Uniformly lower populations of the YPAC have been reported on pecan throughout the Southeast following the colonization of H. axyridis. Florida pecan growers (unpublished informal survey of 10-30 growers at 2002-2005 Florida Pecan Growers Association meeting) and growers in other states in the Southeast where YPAC were a primary pest (GA, MS, LA, minutes of the regional pecan project SDC306), indicate that the number of applications per year of insecticides targeted for the YPAC have decreased markedly from 5-8 before to 0-3 applications following the arrival of H. axyridis. The typical early season May-Jun peak in YPAC numbers has been greatly suppressed or eliminated.
This study reports intensive sampling data from 1 year and data for a second year from 3 dates in late season when high YPAC populations historically occurred, supplemented by data from additional locations in Alabama and Georgia. The additional data were gathered with 1 sample in early Oct, a date when prior to the arrival of H. axyridis, YPAC were commonly found in high numbers across most of the pecan belt (Tedders 1978; Edelson & Estes 1983; Dutcher & Payne 1983; Mizell & Schiffhauer 1987). Before and after the introduction of H. axyridis, dramatic changes were observed in the number of YPAC and crapemyrtle aphid and natural enemy populations as follows. No specimens of a previously-common pecan aphid parasitoid were detected, only an occasional green or brown lacewing was captured and no specimens were detected of several species of coccinellids, a mirid, syrphids, and an anthocorid that previously had been important predators in both pecan and crape myrtle. Therefore, the putative impact of H. axyridis observed in this study affects a myriad of predacious species in 6 families representing a range of behaviors, biologies and life histories. These generalist predators are very important and widely distributed in other habitats (Eubanks 2001). With such a broad array of species apparently affected, it is likely that many community food web associations could be disrupted based on the ecological concept of trophic cascades (Polis & Strong 1996; Moran & Hurd 1998; McPeek 1998; Pace et al. 1999; Polis et al. 2000).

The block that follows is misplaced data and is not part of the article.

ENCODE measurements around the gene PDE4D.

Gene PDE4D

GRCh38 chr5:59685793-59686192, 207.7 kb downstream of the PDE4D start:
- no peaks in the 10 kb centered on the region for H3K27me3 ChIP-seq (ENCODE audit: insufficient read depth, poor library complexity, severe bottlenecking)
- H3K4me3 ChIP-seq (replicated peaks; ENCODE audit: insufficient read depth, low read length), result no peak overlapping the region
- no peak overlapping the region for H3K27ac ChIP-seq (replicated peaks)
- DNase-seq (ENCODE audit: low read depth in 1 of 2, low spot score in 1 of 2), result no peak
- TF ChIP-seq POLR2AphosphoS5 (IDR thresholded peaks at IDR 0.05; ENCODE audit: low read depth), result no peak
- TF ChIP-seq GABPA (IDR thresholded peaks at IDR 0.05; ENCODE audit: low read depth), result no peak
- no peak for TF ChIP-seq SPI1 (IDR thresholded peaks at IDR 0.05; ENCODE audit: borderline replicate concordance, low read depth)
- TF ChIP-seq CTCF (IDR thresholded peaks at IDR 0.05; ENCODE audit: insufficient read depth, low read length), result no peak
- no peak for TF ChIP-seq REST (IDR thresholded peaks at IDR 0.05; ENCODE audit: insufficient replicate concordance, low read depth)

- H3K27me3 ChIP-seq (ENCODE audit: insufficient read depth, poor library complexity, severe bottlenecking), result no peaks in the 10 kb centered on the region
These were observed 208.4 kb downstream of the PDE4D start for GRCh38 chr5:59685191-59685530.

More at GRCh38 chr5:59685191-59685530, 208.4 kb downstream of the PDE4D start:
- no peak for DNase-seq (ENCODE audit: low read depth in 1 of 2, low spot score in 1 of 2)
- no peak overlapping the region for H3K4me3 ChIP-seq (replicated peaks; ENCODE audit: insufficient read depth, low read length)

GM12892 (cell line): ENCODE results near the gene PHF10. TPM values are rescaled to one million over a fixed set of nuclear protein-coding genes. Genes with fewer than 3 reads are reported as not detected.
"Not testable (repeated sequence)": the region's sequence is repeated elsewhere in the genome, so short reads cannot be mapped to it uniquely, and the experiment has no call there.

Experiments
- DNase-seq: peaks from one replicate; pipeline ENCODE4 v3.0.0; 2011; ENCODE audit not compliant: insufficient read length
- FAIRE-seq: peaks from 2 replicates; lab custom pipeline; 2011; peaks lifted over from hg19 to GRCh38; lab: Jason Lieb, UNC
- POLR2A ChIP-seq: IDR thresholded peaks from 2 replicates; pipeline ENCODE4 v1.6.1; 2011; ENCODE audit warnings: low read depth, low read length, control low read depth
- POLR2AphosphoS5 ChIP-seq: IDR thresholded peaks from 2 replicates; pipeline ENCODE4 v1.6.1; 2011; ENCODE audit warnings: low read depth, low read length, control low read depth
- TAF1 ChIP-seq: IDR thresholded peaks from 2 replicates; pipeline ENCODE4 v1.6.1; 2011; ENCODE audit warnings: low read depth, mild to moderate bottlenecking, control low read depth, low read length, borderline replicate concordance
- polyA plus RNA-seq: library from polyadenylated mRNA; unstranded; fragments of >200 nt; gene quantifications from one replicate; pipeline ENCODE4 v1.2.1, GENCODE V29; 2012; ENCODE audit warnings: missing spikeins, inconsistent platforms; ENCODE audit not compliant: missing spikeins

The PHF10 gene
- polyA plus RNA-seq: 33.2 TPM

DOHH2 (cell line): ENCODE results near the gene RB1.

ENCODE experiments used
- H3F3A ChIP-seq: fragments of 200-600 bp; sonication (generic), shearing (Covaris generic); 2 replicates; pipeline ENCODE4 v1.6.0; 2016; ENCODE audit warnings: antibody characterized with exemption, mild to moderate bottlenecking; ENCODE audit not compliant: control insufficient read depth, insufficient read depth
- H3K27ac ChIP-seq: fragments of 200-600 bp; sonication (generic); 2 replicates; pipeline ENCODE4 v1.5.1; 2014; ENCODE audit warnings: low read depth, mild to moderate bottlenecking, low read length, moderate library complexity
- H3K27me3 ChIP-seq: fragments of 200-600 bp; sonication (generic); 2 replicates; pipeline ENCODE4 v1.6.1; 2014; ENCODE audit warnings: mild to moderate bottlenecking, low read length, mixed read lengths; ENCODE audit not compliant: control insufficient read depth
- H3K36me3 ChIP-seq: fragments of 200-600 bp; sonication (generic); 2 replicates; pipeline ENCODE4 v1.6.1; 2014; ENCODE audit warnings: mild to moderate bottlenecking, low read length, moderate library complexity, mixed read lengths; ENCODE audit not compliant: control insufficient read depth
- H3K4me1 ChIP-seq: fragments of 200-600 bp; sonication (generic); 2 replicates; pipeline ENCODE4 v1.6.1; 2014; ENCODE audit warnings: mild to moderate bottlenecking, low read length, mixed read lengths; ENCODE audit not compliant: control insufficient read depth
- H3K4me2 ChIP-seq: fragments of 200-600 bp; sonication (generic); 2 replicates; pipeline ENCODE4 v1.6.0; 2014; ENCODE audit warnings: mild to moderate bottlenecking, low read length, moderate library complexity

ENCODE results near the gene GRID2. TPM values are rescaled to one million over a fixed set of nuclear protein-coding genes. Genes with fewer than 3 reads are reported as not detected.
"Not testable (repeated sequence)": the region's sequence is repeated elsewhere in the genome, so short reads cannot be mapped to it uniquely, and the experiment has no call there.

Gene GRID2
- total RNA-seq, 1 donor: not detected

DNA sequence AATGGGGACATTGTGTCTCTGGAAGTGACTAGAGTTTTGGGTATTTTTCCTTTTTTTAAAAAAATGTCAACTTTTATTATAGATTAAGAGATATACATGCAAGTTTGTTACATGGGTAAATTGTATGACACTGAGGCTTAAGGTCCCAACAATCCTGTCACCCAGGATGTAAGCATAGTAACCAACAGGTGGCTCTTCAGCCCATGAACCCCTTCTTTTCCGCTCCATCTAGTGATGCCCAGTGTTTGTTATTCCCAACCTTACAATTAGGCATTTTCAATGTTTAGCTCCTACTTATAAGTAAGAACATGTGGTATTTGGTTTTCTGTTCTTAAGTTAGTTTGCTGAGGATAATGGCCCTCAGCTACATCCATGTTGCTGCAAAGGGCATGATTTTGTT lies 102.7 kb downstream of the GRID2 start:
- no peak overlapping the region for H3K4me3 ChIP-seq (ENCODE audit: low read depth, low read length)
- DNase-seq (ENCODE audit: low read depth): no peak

The significant reduction of arthropod pests in pecan, the concomitant reduction in pesticide use and the documented impact on other crop and landscape pests, indicate that H. axyridis provides a great deal of benefit from the perspective of pest management. However, the putative negative effects of H. axyridis on native beneficials combined with the tremendous nuisance (Tangley 1999) and concomitant public health effects (Yarbrough et al. 1999; Magnan et al. 2002), cast doubt on the net benefit of the addition of H. axyridis to the U.S. fauna.
I thank B. Brodbeck, J. Dutcher, J. Funderburk, P. Stiling, T. Cottrell, C. Tipping, and anonymous reviewers for helpful comments on earlier drafts of the manuscript.
Locations and coordinates (longitude over latitude) of main study locations and the extra locations sampled within 75 km of Monticello to augment the observations in the main experimental plots in 2001
Locations and coordinates (longitude over latitude) of the extra locations sampled within Alabama, Georgia, and Florida to augment the observations of the main experimental locations